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Step 3: Create Schemas

hajarnasr profile image Hajar | هاجر ・3 min read

A Schema in Mongoose is like a mold that we use to shape our model, to define what type of properties that model must have.

If you define a Schema with properties of String, Boolean, and Number, then your model data has to be of types String, Boolean, and Number.

Let us make two Schemas for the User and Post models we defined in the first step.

// models/User.js

const mongoose = require("mongoose")
// use mongoose Schema
const Schema = mongoose.Schema;

// Create a new Schema
const UserSchema = new Schema({
    // 1 
    username: {
         type: String, 
         default:"Anonymous",
        },
    // 2    
    email: {
        type: String,
        required: true,
        unique: true
    }
});

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Here, UserSchema is a simple Schema that has only two properties:
1- username: It has to be string, and if it is absent, "Anonymous" will be stored in the database instead.
2- email: It also has to be string, but unlike username, required, which means you can't save a user document to the database without adding their email first. Also, that email has to be unique.

// models/Post.js

const mongoose = require("mongoose")

// use mongoose Schema
const Schema = mongoose.Schema;

// Create a new Schema for Post model
const PostSchema = new Schema({
    // 1 
    title: String,
    // 2    
    content: {
        type: String,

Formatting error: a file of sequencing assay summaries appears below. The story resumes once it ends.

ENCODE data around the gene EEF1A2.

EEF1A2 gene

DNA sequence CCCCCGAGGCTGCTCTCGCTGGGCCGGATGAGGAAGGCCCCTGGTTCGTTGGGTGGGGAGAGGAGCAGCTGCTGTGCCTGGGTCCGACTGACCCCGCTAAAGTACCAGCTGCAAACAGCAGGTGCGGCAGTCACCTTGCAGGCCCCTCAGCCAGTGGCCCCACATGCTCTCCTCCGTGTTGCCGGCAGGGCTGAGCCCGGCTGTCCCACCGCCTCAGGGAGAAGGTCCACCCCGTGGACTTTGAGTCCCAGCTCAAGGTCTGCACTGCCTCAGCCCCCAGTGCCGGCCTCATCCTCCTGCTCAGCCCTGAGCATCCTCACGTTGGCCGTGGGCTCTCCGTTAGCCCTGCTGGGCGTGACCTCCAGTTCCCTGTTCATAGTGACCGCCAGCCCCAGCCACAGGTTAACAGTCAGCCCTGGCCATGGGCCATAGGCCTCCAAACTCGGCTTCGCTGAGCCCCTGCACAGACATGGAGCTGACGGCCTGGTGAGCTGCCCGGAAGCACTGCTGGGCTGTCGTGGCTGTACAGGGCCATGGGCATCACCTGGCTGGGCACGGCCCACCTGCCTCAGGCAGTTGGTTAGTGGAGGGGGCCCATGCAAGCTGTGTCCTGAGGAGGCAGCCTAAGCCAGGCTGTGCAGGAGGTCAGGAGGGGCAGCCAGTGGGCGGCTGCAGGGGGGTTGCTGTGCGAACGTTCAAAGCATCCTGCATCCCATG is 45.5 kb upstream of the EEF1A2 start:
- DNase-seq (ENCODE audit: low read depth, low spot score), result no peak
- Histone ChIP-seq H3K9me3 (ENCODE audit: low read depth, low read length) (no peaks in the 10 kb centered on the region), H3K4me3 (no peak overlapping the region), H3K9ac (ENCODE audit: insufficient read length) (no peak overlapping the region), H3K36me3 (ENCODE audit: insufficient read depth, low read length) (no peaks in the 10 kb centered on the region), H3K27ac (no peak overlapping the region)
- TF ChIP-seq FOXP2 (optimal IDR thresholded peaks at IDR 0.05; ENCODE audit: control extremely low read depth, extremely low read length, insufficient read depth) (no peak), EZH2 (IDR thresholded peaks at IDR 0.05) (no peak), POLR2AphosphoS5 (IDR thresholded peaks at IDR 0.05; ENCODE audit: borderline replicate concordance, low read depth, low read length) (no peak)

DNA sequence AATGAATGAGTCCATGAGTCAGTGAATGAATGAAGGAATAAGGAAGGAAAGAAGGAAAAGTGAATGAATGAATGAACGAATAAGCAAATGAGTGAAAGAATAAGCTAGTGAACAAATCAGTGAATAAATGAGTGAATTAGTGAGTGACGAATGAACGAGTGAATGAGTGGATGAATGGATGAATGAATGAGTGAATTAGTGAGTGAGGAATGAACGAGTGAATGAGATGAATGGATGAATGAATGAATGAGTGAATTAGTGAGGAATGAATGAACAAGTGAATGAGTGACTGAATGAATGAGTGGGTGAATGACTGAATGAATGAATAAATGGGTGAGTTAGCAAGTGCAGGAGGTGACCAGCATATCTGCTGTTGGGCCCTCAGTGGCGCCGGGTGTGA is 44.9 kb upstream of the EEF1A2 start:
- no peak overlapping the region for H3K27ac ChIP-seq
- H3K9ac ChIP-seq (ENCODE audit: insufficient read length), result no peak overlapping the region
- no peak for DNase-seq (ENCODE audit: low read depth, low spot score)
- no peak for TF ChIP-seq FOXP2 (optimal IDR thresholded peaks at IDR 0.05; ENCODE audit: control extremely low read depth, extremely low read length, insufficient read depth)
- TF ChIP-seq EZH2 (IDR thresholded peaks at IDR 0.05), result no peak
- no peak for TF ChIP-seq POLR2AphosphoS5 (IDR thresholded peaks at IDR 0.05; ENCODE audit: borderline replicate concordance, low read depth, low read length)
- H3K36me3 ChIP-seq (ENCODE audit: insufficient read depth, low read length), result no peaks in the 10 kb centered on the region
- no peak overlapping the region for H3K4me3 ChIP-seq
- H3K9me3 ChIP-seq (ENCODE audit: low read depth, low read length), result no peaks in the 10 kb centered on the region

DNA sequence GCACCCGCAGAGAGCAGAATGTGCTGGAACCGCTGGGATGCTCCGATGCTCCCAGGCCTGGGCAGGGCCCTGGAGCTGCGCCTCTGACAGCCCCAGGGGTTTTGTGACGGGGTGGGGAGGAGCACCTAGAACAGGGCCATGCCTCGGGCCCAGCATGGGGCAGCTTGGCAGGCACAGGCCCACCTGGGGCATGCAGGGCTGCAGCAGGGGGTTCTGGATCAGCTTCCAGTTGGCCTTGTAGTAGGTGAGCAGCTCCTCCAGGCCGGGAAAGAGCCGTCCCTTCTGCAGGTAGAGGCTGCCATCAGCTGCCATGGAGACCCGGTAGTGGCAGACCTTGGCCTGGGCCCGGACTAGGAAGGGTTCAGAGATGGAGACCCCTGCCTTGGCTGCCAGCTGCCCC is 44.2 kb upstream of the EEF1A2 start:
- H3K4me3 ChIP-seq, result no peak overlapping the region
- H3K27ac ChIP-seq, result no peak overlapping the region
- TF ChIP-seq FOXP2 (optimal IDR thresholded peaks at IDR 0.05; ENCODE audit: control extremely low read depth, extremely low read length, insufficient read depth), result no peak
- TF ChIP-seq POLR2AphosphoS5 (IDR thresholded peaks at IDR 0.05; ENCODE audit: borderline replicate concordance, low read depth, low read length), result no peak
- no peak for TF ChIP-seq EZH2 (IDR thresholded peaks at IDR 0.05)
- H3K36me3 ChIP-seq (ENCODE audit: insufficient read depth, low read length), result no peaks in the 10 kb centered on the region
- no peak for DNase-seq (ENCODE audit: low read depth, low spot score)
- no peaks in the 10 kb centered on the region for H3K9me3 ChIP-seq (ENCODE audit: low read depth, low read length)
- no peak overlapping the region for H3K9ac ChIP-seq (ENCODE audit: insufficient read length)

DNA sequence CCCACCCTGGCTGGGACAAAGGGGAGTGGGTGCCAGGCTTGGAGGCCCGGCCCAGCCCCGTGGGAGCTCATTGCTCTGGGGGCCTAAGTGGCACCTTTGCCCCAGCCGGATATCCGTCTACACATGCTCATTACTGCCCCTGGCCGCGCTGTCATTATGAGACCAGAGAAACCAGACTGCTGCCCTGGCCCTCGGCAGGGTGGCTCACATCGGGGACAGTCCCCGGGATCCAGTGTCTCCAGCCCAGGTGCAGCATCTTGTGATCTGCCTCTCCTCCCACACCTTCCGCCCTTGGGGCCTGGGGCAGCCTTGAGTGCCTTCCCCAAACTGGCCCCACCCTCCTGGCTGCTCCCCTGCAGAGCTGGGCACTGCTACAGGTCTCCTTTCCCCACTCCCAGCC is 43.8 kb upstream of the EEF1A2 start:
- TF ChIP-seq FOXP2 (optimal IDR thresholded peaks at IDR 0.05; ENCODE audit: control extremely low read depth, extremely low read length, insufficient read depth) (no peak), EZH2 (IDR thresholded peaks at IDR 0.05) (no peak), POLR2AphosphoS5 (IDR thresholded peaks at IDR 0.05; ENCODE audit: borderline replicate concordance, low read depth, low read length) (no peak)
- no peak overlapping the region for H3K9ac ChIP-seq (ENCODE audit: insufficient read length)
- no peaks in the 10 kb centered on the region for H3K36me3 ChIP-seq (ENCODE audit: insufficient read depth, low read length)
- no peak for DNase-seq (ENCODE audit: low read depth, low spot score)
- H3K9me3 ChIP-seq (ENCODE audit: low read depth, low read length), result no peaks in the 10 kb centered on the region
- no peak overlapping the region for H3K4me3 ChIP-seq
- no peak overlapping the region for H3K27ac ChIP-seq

required: true,
        trim: true,
        minlength: 5
    },
    // 3
    created_at: {
        type: Date,
        default: Date.now
    },
    // 4
    author: {
        type: Schema.Types.ObjectId,
        ref: "User"
    }
});
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Here, we have four properties for PostSchema:
1- title: It has to be string. It's not required and doesn't have a default value, so when it's absent, it doesn't get to be stored in the database at all.
2- content: It has to be string and is required. It has to be at least five characters long and trimmed before saving to the database.
3- created_at: It has to be Date, and its default value is Date.now.
4- author: That is a bit different than other types here.

Above, author is of type Schema.Types.ObjectId, which means that it's a link/ref to a user document in the database. So, instead of writing all the information about author in both User and Post models, we save the author's _id in the Post model as a ref to the actual user document.

We can create as many Schemas as we want for our app. Here, we could add CommentSchema or LikeSchema. And with every new Schema, we could add { type: Schema.Types.ObjectId, ref: "<Model>" } properties to link to objects in other models.

Now that we have finished with writing our Schemas, it's time to go to the next step and make models of these Schemas.

Step 4: Make models of these Schemas

It takes only one line to make a model of any Schema in Mongoose. All you need to do is choose a name for your model and pass that name with your Schema to mongoose.model.

// models/User.js 
...
// make User model by using UserSchema
module.exports = User = mongoose.model("User", UserSchema);
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// models/Post.js file
...
// make Post model by using PostSchema
module.exports = Post = mongoose.model("Post", PostSchema);
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Now we have two models to use to store our data into the database.

Refrences
freeCodeCamp
the mongoosejs docs.
MDN
code.tutsplus

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